The Rochester police officers involved in the death of Daniel Prude, a Black man having a mental health crisis, will not face charges after a grand jury declined to indict the officers Tuesday. The officers, responding to a call in March 2020 by Prude’s brother, handcuffed and placed a hood over the 41-year-old’s head, before pinning him to the ground in the middle of the street. In a matter of minutes, Prude, who had recently been hospitalized for mental health issues, stopped breathing, and ultimately died of asphyxiation a week later in a local hospital. The father of five was naked at the time of the arrest. “I placed a phone call to get my brother help,” Prude’s brother, Joe, told reporters last year, “not to have my brother lynched.”
In the immediate aftermath of Prude’s death, Rochester police’s response reeked of a cover-up. Police and city officials conspired to keep the officer bodycam video of the arrest that led to Prude’s death from going public. For months, law enforcement’s account of Prude’s death held that he had overdosed on PCP, even after the county medical examiner ruled the death a homicide due to asphyxiation stemming from physical restraint. In response, seven officers were suspended, the police chief was fired, and other city officials were reprimanded, before an investigation by the city’s Office of Public Integrity concluded that no city employee had done anything wrong. None of the officers or officials involved in Prude’s death had “violated city or departmental policies or ethical standards,” the investigation found. And therein lies the problem.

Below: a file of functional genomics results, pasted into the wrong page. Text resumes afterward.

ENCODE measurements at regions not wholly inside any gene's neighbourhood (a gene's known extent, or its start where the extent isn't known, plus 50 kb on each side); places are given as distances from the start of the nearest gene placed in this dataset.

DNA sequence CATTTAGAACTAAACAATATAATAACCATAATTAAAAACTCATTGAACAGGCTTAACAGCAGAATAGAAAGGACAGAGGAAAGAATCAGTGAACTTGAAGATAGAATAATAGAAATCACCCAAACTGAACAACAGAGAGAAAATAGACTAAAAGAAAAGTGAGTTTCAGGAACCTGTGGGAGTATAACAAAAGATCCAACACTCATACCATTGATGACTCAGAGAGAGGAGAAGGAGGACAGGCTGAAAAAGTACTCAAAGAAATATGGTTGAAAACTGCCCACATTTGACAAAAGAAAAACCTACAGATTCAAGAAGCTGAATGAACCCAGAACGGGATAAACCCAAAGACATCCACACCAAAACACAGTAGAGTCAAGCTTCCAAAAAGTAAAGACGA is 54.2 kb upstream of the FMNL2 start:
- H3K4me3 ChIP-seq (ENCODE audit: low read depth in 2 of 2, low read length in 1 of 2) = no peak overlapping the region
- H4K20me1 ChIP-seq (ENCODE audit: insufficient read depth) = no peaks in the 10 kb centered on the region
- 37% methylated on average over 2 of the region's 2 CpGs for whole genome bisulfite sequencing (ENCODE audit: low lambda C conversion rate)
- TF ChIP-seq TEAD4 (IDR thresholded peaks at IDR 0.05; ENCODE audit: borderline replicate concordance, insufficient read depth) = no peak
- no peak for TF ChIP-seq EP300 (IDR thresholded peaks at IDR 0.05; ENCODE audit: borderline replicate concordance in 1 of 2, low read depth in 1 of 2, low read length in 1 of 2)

“The system failed Daniel Prude,” Elliot Shields, a lawyer for the Prude family, said Tuesday. “It failed him when he was released from the hospital, it failed him when the police responded and used deadly force against him, and it failed him again today.” “The criminal justice system has demonstrated an unwillingness to hold law enforcement officers accountable in the unjustified killing of unarmed African Americans,” New York Attorney General Letitia James said in an emotional news conference. “What binds these cases is the tragic loss of life in circumstances in which the death could be avoided.”